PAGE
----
Panel wrestles with decision of who’s next for COVID vaccine


By Paul Hughes, Republican-American

HARTFORD — An advisory panel to Gov. Ned Lamont wrestled Tuesday with thorny, life-or-death questions about which essential workers and vulnerable populations to recommend be vaccinated next against COVID-19.

Panel members agreed staff and residents of congregate settings such as prisons, homeless shelters and group homes should be included in the next vaccination round. They also proposed to add some more classes of critical workers.

The allocation subcommittee of the Governor’s COVID-19 Vaccine Advisory Group was unable reach consensus on other groups, including people under the age of 65 with underlying health risks; racial and ethnic minority communities at increased risk from COVID-19; and individuals with intellectual and developmental disorders and their uncompensated caretakers.

The subcommittee plans to meet again soon to work out its final recommendations for Phase 1b and 1c vaccine distribution. No meeting date was set.

Hospital workers, nursing home residents and staff, and emergency medical responders are now being vaccinated in Phase 1a. State health officials estimate there are about 320,000 eligible individuals.

At the outset of Tuesday’s meeting, Dr. Deidre Gifford, acting public health commissioner, summed up the stark trade-offs: Moving categories of essential workers and at-risk populations up in order means others must wait longer to be vaccinated at the jeopardy of their health and lives.

The Department of Public Health is estimating Phase 1b could be completed in nine to 10 weeks if the pool is kept to approximately 800,000 people. This estimate assumes the state receives 50,000 doses of COVID-19 vaccine a week and 60% of eligible individuals decide to get vaccinated.

“To the extent that we add large populations in 1b, it will make this period longer, and de facto means that some of the individuals in Phase 1b receive their vaccine later than they would have had we not added that new group to that phase,” said Gifford, an epidemiologist.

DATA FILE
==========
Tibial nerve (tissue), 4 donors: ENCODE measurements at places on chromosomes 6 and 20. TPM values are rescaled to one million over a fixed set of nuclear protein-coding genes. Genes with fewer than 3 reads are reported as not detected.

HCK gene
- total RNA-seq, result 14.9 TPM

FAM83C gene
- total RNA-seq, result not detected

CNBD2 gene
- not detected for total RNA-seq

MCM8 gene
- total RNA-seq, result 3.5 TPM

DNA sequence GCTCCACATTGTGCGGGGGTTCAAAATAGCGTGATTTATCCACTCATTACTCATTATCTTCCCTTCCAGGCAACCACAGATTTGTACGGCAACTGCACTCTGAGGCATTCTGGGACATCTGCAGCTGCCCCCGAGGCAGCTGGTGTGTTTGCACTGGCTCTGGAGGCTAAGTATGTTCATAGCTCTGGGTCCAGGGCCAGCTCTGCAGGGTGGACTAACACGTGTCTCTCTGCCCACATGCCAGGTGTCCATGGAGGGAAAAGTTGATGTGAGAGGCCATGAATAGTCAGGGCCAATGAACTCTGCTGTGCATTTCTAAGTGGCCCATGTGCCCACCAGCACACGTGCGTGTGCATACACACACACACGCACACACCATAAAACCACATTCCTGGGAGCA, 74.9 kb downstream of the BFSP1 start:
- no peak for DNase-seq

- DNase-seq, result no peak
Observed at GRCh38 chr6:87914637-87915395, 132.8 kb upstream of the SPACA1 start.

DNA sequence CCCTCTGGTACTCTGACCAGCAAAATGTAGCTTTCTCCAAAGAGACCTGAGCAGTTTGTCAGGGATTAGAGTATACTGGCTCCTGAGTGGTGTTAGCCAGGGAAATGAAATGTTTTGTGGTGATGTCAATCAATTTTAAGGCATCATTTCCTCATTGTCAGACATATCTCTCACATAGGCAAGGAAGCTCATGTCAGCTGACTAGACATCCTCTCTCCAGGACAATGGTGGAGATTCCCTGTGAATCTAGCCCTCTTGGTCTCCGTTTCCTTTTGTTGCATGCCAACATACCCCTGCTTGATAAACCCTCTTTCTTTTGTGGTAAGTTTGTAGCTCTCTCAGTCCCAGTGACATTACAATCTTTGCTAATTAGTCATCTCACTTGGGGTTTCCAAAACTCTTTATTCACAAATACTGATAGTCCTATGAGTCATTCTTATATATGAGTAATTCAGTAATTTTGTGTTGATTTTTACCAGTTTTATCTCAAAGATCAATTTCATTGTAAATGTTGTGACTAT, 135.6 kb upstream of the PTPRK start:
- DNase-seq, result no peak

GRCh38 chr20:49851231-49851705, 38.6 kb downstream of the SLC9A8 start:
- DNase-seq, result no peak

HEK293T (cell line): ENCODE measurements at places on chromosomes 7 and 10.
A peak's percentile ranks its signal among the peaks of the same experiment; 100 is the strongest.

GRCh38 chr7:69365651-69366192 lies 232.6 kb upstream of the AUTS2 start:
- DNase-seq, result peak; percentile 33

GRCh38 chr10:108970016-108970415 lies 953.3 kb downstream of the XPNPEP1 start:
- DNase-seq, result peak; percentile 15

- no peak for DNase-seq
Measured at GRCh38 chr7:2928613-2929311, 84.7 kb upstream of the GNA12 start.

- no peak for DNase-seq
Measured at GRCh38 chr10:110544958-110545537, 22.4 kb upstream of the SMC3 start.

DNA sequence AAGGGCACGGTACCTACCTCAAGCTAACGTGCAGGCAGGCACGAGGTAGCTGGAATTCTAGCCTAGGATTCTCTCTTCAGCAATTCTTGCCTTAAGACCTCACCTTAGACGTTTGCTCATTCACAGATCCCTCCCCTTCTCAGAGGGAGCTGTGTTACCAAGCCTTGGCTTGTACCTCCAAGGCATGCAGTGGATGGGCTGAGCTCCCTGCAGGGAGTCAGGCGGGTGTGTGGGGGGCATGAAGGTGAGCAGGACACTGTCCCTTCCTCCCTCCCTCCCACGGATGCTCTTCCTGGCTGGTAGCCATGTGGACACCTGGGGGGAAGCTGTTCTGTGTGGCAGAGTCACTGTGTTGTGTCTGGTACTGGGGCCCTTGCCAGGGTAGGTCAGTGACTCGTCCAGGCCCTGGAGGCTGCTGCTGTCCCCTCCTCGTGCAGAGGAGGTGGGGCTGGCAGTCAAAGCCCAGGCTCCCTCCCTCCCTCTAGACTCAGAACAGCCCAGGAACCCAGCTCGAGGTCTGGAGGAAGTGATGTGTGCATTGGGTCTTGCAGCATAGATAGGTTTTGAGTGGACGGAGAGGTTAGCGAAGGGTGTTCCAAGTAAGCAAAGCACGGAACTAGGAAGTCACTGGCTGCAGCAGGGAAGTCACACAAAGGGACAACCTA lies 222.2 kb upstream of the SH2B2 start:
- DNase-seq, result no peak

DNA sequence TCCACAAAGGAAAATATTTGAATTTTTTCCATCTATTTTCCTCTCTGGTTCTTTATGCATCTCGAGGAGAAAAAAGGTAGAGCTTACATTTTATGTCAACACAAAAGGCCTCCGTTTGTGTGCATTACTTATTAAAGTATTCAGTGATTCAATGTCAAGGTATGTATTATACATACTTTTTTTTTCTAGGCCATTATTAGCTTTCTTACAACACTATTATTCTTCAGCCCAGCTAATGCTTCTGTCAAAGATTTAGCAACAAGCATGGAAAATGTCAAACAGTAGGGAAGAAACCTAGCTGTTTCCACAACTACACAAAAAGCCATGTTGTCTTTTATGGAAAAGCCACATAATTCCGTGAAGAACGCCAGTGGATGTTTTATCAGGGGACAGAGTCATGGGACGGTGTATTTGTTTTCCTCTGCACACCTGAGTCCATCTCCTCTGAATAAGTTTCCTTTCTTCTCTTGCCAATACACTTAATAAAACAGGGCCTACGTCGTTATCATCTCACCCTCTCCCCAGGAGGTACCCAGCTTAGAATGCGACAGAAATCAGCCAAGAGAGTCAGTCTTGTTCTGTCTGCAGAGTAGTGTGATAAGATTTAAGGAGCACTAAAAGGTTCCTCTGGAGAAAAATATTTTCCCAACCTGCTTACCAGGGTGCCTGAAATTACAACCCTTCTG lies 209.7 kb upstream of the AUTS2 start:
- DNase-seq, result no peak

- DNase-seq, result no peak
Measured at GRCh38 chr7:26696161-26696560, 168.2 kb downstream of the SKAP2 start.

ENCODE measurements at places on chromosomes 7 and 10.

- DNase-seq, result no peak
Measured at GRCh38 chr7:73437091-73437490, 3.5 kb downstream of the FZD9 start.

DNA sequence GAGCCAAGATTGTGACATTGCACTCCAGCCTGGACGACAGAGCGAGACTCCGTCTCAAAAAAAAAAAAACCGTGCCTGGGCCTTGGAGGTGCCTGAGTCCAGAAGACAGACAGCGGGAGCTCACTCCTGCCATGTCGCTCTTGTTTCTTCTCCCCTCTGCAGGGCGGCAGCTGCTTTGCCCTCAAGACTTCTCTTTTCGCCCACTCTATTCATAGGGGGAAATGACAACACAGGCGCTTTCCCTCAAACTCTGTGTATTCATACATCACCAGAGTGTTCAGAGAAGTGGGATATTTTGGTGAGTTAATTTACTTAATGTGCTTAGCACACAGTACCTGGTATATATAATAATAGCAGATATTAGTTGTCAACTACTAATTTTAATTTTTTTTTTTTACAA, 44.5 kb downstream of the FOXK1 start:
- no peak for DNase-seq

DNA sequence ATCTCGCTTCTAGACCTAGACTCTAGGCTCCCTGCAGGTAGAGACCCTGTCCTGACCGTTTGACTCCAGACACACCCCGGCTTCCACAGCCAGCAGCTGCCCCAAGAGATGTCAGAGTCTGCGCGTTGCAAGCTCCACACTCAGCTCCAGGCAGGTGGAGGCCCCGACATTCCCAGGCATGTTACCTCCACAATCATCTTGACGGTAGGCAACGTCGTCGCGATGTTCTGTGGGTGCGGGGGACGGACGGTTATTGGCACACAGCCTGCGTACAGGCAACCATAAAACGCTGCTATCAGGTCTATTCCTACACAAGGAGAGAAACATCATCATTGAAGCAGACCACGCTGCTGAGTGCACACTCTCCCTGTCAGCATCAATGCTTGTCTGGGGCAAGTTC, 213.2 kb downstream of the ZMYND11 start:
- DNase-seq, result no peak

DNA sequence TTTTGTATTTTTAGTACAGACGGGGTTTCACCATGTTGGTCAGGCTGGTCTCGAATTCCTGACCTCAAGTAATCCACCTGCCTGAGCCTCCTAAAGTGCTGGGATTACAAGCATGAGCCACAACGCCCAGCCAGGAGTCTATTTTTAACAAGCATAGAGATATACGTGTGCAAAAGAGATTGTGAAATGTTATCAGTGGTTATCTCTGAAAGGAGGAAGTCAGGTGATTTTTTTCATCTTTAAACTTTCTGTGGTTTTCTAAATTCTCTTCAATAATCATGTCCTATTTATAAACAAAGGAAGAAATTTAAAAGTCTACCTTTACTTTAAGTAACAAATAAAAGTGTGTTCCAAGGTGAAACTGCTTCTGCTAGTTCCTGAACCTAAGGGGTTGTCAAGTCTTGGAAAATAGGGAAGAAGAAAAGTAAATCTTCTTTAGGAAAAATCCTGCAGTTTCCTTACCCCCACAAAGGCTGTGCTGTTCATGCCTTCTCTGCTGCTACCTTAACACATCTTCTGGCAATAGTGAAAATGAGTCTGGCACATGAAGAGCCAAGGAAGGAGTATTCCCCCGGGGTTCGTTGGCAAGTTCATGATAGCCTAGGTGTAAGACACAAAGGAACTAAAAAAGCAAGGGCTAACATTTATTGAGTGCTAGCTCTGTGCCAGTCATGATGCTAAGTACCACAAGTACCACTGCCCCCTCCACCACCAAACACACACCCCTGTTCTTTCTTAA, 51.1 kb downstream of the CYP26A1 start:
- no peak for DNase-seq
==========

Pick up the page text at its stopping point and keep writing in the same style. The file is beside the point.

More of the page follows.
The recommendation Tuesday to include people living and working in congregate settings adds 46,000 more individuals to the Phase 1b pool. There are an estimated 320,000 people between the ages of 16 and 64 with underlying high-risk medical conditions.

Gifford also cautioned the pace of vaccinations will depend on the supply of vaccines and the number of eligible individuals who choose to get vaccinated in each round.

“This is not an easy discussion,” said Nichelle Mullins, president of Charter Oak Health Center and co-chairwoman of the subcommittee. “Ultimately, it seems like we’re going to be leaving people out just due to the limited number of the vaccines that we have available, and we knew that from the beginning.”

Other subcommittee members saw the same challenges as Gifford and Mullins.

“This is a balancing act between protecting those who are most vulnerable and preventing the disease spread,” said Dr. Michael Carius, chairman-elect of the American Board of Medical Specialties and an emergency room doctor at Bridgeport and Milford hospitals.

Dr. Marwan Haddad, medical director of the Center for Key Populations at Community Health Center in Middletown, said, “I just want to ensure from a health-equity perspective that as we put more people in the 1b, that we’re not really starting to sort of phase out the most vulnerable.”

STATE HEALTH OFFICIALS TUESDAY reported increases in the number of COVID-19 infections, hospitalizations and deaths.

There were 2,332 new cases out of 30,458 tests results received Monday. The infection rate increased from 5.3% on Sunday to 7.7%.

The daily statistics released Tuesday showed a net increase of 55 patients hospitalized with COVID-19 for a total of 1,149 statewide and 24 more deaths for a total of 6,192.

Locally, there have been 1,975 cases — an increase of 23 from Monday — in Naugatuck since March. There have been 503 cases in Prospect and 305 in Beacon Falls, increases of three and two, respectively, since Monday.

There were no new coronavirus-associated deaths reported in Naugatuck, Beacon Falls and Prospect on Tuesday. There have been 68 coronavirus-associated deaths in Naugatuck, four in Beacon Falls and one in Prospect, according to state data.

Elio Gugliotti contributed to this report.